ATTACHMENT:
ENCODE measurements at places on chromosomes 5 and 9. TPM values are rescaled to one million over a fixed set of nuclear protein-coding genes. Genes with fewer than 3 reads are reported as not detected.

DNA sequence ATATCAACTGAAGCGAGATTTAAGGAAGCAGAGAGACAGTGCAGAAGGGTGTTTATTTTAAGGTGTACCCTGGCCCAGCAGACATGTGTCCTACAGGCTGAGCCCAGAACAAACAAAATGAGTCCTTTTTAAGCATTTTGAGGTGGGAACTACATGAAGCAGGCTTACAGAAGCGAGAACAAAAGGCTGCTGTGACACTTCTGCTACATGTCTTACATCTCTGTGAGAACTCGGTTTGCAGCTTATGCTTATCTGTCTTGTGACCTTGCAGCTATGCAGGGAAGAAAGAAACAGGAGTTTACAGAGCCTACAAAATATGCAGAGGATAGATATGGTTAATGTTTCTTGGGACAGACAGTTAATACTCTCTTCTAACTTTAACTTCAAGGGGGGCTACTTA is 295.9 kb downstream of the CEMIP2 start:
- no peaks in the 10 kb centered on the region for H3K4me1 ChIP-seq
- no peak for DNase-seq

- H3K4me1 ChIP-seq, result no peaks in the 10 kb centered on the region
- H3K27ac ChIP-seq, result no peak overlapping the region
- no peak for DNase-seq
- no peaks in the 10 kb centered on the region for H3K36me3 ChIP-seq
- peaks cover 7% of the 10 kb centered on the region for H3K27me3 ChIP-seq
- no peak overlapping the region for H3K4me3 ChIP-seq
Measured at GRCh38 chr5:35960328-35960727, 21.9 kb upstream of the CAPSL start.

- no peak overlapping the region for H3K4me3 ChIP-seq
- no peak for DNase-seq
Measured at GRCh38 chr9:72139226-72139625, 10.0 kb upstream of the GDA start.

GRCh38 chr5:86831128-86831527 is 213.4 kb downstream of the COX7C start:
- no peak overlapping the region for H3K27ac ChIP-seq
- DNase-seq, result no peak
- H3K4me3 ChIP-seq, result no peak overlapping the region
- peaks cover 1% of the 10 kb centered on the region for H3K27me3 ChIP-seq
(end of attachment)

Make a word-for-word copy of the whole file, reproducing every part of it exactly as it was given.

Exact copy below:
ENCODE measurements at places on chromosomes 5 and 9. TPM values are rescaled to one million over a fixed set of nuclear protein-coding genes. Genes with fewer than 3 reads are reported as not detected.

DNA sequence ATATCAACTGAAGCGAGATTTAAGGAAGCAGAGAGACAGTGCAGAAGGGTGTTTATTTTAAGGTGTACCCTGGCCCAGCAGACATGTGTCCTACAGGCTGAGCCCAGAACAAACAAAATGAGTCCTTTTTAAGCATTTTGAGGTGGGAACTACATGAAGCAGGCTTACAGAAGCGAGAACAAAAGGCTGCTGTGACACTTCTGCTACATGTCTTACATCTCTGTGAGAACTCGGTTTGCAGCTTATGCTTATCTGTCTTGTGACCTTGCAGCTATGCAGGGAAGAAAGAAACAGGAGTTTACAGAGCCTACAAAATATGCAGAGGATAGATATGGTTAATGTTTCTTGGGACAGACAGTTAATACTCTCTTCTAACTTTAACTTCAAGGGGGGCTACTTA is 295.9 kb downstream of the CEMIP2 start:
- no peaks in the 10 kb centered on the region for H3K4me1 ChIP-seq
- no peak for DNase-seq

- H3K4me1 ChIP-seq, result no peaks in the 10 kb centered on the region
- H3K27ac ChIP-seq, result no peak overlapping the region
- no peak for DNase-seq
- no peaks in the 10 kb centered on the region for H3K36me3 ChIP-seq
- peaks cover 7% of the 10 kb centered on the region for H3K27me3 ChIP-seq
- no peak overlapping the region for H3K4me3 ChIP-seq
Measured at GRCh38 chr5:35960328-35960727, 21.9 kb upstream of the CAPSL start.

- no peak overlapping the region for H3K4me3 ChIP-seq
- no peak for DNase-seq
Measured at GRCh38 chr9:72139226-72139625, 10.0 kb upstream of the GDA start.

GRCh38 chr5:86831128-86831527 is 213.4 kb downstream of the COX7C start:
- no peak overlapping the region for H3K27ac ChIP-seq
- DNase-seq, result no peak
- H3K4me3 ChIP-seq, result no peak overlapping the region
- peaks cover 1% of the 10 kb centered on the region for H3K27me3 ChIP-seq